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Unformatted text preview: on Reference Manual. The non-temporal store instructions (MOVNTI, MOVNTPD, MOVNTPS, MOVNTDQ, MOVNTQ, MASKMOVQ, and MASKMOVDQU) minimize cache pollution when writing non-temporal data to memory (see Section 10.4.6.2, "Caching of Temporal vs. Non- 11-36 Vol. 1 PROGRAMMING WITH STREAMING SIMD EXTENSIONS 2 (SSE2) Temporal Data," and Section 10.4.6.1, "Cacheability Control Instructions"). They prevent non-temporal data from being written into processor caches on a store operation. These instructions are implementation specific. Programmers may have to tune their applications for each IA-32 processor implementation to take advantage of these instructions. Besides reducing cache pollution, the use of weakly-ordered memory types can be important under certain data sharing relationships, such as a producer-consumer relationship. The use of weakly ordered memory can make the assembling of data more efficient; but care must be taken to ensure that the consumer obtains the data that the producer intended. Some common usage models that may be affected in this way by weakly-ordered stores are: Library functions that use weakly ordered memory to write results Compiler-generated code that writes weakly-ordered results Hand-crafted code The degree to which a consumer of data knows that the data is weakly ordered can vary for these cases. As a result, the SFENCE or MFENCE instruction should be used to ensure ordering between routines that produce weakly-ordered data and routines that consume the data. SFENCE and MFENCE provide a performance-efficient way to ensure ordering by guaranteeing that every store instruction that precedes SFENCE/MFENCE in program order is globally visible before a store instruction that follows the fence. 11.6.14 Effect of Instruction Prefixes on the SSE/SSE2 Instructions
Table 11-3 describes the effects of instruction prefixes on SSE and SSE2 instructions. (Table 11-3 also applies to SIMD integer and SIMD floating-point instructions in SSE3.) Unpredictable behavior can range from prefixes being treated as a reserved operation on one generation of IA-32 processors to generating an invalid opcode exception on another generation of processors. See also "Instruction Prefixes" in Chapter 2 of the Intel 64 and IA-32 Architectures Software Developer's Manual, Volume 2A, for complete description of instruction prefixes. NOTE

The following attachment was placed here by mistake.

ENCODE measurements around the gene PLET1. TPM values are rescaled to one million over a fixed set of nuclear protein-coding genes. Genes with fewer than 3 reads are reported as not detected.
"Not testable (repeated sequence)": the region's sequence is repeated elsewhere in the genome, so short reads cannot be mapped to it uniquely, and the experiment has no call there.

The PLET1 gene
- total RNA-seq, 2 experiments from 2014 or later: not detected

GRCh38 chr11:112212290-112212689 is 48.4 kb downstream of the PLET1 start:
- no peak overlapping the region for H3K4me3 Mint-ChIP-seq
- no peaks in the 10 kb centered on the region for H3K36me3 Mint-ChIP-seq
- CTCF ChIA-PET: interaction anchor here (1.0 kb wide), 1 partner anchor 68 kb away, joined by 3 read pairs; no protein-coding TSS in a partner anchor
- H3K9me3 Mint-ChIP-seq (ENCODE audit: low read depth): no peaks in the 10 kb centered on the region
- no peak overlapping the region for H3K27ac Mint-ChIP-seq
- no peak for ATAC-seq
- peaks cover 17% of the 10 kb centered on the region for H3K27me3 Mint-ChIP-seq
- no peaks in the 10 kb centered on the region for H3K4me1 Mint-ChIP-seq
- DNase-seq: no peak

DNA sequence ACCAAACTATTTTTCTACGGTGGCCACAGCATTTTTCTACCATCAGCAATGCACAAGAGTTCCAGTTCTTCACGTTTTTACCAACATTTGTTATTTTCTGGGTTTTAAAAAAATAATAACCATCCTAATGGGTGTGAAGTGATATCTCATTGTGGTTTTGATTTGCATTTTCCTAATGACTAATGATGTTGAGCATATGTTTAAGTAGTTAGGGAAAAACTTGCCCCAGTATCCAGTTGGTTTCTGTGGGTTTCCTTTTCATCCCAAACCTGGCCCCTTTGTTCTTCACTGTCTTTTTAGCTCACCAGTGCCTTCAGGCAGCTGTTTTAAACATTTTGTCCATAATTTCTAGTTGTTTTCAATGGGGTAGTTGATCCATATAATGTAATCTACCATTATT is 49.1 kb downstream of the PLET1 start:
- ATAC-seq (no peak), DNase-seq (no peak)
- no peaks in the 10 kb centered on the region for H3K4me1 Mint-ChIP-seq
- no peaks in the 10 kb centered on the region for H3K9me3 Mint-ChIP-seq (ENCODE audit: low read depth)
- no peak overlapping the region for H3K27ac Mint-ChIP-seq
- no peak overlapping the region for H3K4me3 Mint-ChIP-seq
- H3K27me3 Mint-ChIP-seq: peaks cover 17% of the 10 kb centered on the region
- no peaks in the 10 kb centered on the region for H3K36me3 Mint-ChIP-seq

Some SSE/SSE2/SSE3 instructions have two-byte opcodes that are either 2 bytes or 3 bytes in length. Two-byte opcodes that are 3 bytes in length consist of: a mandatory prefix (F2H, F3H, or 66H), 0FH, and an opcode byte. See Table 11-3. Vol. 1 11-37 PROGRAMMING WITH STREAMING SIMD EXTENSIONS 2 (SSE2) Table 11-3. Effect of Prefixes on SSE, SSE2, and SSE3 Instructions
Prefix Type Address Size Prefix (67H) Effect on SSE, SSE2 and SSE3 Instructions Affects instructions with a memory operand. Reserved for instructions without a memory operand and may result in unpredictable behavior. Operand Size (66H) Se...
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This note was uploaded on 10/01/2013 for the course CPE 103 taught by Professor Watlins during the Winter '11 term at Mississippi State.
- Winter '11